Aminatta Forna was born in Scotland, and raised in Sierra Leone and Britain. She is the author of a memoir, The Devil That Danced on the Water, and three novels, The Hired Man, The Memory of Love and Ancestor Stones. She is currently the Lannan Visiting Chair of Poetics at Georgetown University. (November 2017)

Follow Aminatta Forna on Twitter: @aminattaforna.

NYR DAILY

The Afterlife of a Memoir

Briton Rivière: Daniel in the Lions' Den, 1872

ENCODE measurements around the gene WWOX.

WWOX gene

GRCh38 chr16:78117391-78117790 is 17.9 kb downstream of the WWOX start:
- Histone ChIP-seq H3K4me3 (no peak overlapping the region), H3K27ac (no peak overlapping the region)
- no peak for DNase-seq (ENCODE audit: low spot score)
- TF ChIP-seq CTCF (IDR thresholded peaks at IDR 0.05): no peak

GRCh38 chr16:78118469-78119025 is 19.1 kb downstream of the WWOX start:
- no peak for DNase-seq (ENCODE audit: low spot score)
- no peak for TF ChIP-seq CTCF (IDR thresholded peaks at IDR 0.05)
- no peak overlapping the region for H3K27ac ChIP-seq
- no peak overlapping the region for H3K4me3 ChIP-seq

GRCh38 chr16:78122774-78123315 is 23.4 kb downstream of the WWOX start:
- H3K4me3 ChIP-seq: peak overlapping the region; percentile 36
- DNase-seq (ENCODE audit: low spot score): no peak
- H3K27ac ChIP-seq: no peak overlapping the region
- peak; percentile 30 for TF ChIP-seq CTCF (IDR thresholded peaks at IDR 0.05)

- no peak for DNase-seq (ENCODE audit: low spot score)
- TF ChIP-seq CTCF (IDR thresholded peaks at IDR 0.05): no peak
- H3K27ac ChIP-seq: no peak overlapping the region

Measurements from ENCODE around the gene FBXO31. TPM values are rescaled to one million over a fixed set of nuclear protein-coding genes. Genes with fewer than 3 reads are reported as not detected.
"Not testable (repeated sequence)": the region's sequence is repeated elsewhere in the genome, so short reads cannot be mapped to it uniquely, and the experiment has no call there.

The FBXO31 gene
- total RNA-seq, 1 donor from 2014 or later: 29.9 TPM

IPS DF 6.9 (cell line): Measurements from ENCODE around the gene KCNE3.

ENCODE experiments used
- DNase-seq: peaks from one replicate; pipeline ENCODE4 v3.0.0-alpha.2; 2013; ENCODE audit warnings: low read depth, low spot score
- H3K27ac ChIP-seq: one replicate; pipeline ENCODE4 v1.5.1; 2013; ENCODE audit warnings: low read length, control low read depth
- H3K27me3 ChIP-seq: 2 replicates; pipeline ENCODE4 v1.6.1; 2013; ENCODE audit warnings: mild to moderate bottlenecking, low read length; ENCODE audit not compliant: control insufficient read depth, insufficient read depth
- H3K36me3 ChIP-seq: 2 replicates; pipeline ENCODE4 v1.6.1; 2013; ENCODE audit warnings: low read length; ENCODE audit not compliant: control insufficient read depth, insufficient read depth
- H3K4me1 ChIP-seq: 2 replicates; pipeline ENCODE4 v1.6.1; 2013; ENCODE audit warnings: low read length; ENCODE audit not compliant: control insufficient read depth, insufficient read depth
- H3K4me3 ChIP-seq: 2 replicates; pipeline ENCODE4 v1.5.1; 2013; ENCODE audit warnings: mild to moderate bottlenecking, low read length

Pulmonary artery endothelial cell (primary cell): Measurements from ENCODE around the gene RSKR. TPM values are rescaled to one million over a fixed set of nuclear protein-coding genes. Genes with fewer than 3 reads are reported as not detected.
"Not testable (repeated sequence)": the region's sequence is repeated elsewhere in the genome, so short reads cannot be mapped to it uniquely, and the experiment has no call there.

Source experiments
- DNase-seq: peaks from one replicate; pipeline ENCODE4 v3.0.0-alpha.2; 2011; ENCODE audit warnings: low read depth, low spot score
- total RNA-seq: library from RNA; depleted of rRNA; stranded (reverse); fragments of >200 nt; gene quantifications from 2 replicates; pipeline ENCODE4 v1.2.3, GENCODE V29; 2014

The writer of a memoir must necessarily reveal a great deal about herself or himself, and often about other people, too. You sacrifice your own privacy, and you sacrifice the privacy of others to whom you may have given no choice. To be the author of a memoir is also to become a confessional for other people. All over the world, people tell me their stories. Sometimes, sharing their stories with me is all they want, and it is enough. Sometimes, they want a wider recognition for their stories. To them, I say this: write, but only if you are sure you want to live with the consequences every day for the rest of your life.